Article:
In Ghana, my role was to advise GNDCS personnel about how they can better fulfill their mission of providing for and supporting deaf children in Ghana.  The challenges the organization faces are numerous:  late diagnosis of hearing impairment, poverty, lack of technology, cultural stigmas about hearing aids, and lack of information about deafness.

I experienced many memorable moments during my time in Ghana — from students checking for my immunization scar to the time I was “tasted.”  On many occasions, I was inspired by resourcefulness of the Ghanaians.  For example, in a situation where we would use rope or bungee cords to tie down pallets, they reused plastic bags and tied them together to make a long piece of “rope”; then using that, they tied down their cargo.  Amazing.

I was particularly aware of the vast differences among educational systems.  In Ghana, it isn’t uncommon for a teacher to have another commitment or have a last minute something pop up and leave the students on their own for the day.  I happened to be in such a classroom one day and have the opportunity act as a substitute teacher.  I wrote the fill-in-the blank exercise on the board that the head teacher had left for the students to complete.  As they turned in their work, I graded each one and was surprised at the low marks.  I was heartbroken about the lack of book knowledge these students have, or rather, what they haven’t been provided.

It really hit me hard and made me appreciate, more than I ever have in my 31 years, that I live and work here in the United States where there are standards and specific practices for teaching.  I was grateful also that, although there are still major hurdles to overcome, in the U.S., “disability” is handled more constructively than in many places.

I gained a great deal of humility while serving in Ghana and I hope to share that this year with Cassingham students.  The Ghanaian people are grateful for every ounce of anything they have.  Whether it’s a pencil or a pair of unbroken sandals to wear to church, the “make do with what you’ve got” attitude is definitely prevalent there.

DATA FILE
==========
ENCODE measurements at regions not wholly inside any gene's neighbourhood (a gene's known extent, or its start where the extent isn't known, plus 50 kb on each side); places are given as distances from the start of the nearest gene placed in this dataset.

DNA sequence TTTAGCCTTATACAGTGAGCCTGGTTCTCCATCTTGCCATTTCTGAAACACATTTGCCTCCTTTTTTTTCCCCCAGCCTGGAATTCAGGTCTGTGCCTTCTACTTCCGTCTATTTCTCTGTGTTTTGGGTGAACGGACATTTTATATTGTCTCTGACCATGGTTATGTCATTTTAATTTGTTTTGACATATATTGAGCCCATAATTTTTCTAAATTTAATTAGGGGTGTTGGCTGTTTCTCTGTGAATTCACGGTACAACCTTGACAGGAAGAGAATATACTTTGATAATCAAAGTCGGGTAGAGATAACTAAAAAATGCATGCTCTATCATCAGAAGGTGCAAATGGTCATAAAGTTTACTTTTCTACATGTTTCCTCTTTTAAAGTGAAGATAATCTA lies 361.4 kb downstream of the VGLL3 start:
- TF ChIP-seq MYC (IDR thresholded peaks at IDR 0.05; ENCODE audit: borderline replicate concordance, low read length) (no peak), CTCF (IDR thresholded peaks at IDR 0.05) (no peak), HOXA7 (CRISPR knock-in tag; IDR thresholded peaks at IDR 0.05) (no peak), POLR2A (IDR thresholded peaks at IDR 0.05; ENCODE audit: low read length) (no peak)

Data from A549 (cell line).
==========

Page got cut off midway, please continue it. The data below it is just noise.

The other thing that I hope will seep into my work is a never-ending drive to better myself and my surroundings.  Although much of the area I visited is extremely impoverished, those who have had the opportunity to receive an education aren’t merely satisfied with basic levels – they want to go as far as they can.  I expect to model that attitude for those I encounter.  I also hope to spearhead a movement that will be able to connect schools internationally to serve as teaching models, resource sharing opportunities, and provide the opportunity for cultural enrichment across the miles.  As I share my newfound knowledge of Africa with students here, I hope that they in turn will gain an appreciation for all that they have and all the opportunities that await them in their future.

Amanda Kaiser is an ASL interpreter at Cassingham Elementary School in Bexley.”

This entire project began with a letter from a college student…and became something so much bigger than we ever could imagine!  Donations were given to at least 5 different deaf schools in at least 3 different areas of Africa.  I can’t begin to thank all of the people involved in making this happen.  What an amazing effort from such a small community of people!

Thank you…
         Amad Fontie and his brother and sister-in-law
        Joyce Cain-McGraw
        Jessica Wynn
        Amanda Kaiser
        Jean Parmir
        Kristin Saxon, Julie Stewart and their IVDL students
        OSD Students and Staff
                        …for helping us, help others!

Thank you,
Melissa Lago-Jones

“The best way to find yourself is to lose yourself in the service of others.”  Gandhi